-
Advertorial
-
FOCUS
-
Guide
-
Lifestyle
-
Tech and Vogue
-
TechandScience
-
CHTF Special
-
Nanhan
-
Futian Today
-
Hit Bravo
-
Special Report
-
Junior Journalist Program
-
World Economy
-
Opinion
-
Diversions
-
Hotels
-
Movies
-
People
-
Person of the week
-
Weekend
-
Photo Highlights
-
Currency Focus
-
Kaleidoscope
-
Tech and Science
-
News Picks
-
Yes Teens
-
Fun
-
Budding Writers
-
Campus
-
Glamour
-
News
-
Digital Paper
-
Food drink
-
Majors_Forum
-
Speak Shenzhen
-
Business_Markets
-
Shopping
-
Travel
-
Restaurants
-
Hotels
-
Investment
-
Yearend Review
-
In depth
-
Leisure Highlights
-
Sports
-
World
-
QINGDAO TODAY
-
Entertainment
-
Business
-
Markets
-
Culture
-
China
-
Shenzhen
-
Important news
在线翻译:
szdaily -> Culture
Profound stone sculpting culture lives on
    2017-November-23  08:53    Shenzhen Daily

Cao Zhen

caozhen0806@126.com

CARVED stones have long been favored by collectors due to their austere origins and exquisite craftsmanship. Han Wangxi, director of the Information Office of Shenzhen Municipal Government, who is also an established cultural scholar, believes that real admiration for the stones should be focused on China’s ancient and refined stone culture rather than mere beauty.

On Sunday, at the closing of a stone sculpture exhibition at Guofeng Art Museum in Longgang District, Han explained that in traditional Chinese culture, stones and jade have had different symbolic meanings.

“Stone retains its natural and primitively true features, while jade is carved and polished. Stones carry all the secrets of the world and have the most natural beauty, while jade represents human civilization. Jade comes from stone, but in an ancient civilized society, jade symbolized political order and social status,” said Han.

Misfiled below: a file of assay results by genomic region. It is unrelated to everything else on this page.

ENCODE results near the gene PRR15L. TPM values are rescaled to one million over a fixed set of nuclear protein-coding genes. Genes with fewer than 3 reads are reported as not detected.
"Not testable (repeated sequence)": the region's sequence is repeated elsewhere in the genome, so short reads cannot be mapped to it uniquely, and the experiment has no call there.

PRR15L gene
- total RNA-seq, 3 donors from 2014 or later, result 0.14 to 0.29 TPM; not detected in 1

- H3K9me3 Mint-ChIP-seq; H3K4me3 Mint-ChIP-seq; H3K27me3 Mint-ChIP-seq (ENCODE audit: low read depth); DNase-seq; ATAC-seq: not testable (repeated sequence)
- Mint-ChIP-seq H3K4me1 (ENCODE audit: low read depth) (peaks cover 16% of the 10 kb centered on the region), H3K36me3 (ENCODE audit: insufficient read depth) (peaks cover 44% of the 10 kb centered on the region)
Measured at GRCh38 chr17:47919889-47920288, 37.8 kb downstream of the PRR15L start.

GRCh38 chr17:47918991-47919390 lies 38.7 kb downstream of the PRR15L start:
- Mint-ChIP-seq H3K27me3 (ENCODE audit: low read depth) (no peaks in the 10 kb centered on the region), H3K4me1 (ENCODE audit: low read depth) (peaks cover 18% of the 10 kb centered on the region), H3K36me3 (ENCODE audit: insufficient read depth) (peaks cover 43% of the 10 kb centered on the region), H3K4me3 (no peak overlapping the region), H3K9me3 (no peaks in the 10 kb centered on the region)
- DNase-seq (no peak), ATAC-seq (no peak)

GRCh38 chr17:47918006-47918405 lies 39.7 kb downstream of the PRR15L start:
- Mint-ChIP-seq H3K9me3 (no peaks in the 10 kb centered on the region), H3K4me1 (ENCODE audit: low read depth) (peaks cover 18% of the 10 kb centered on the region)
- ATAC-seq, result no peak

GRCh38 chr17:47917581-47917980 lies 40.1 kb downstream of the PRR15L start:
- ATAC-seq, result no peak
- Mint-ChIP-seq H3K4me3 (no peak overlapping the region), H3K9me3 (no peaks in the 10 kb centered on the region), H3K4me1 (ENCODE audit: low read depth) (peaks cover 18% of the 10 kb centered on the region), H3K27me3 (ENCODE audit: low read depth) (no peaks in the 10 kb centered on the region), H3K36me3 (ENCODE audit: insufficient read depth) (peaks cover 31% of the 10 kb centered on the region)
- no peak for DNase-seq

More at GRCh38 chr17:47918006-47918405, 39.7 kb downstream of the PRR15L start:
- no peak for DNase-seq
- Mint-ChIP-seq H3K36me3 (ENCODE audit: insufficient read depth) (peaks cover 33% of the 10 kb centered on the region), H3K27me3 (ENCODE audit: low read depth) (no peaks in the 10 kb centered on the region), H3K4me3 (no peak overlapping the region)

“Due to the contrast, stone was imbued with an independent, original and unique spirit in ancient Chinese culture, while jade represented achievements and cultivation,” he added.

Guofeng’s exhibition featured more than 600 stone sculptures from Shoushan (Fujian Province), Changhua (Zhejiang Province), Balin (Inner Mongolia Autonomous Region) and Qingtian (Zhejiang Province).

Known as the “Four Famous Stones in China,” each of the four rare types of stone is valuable in the gem trade due to their rarity and incredible beauty. They are often carved into prestigious seals and sculptures.

During the exhibition, experienced craftsmen from around the country offered several free talks to locals on how to admire stones. “Raw stones on the mountain have diverse colors and textures — some are transparent and some are solid red, which give much space for creation,” said craftsman Liu Zhou.

White and yellow jelly-like stones are semi-translucent and glittering. Bright crimson stones, commonly called “chicken-blood stones,” are favored by collectors because in an un-carved state they are often valued at hundreds of millions of yuan. During the Ming Dynasty (1368-1644), nobles and refined scholars started to collect chicken-blood stones to use as seals. During the Qing Dynasty (1644-1911), emperors and their concubines all chose chicken-blood stones as their seal stones.

“China’s stone culture is extensive and profound, so craftsmen should show respect for the stones’ nature and reveal the beauty in them,” said Liu.

 

深圳报业集团版权所有, 未经授权禁止复制; Copyright 2010, All Rights Reserved.
Shenzhen Daily E-mail:szdaily@szszd.com.cn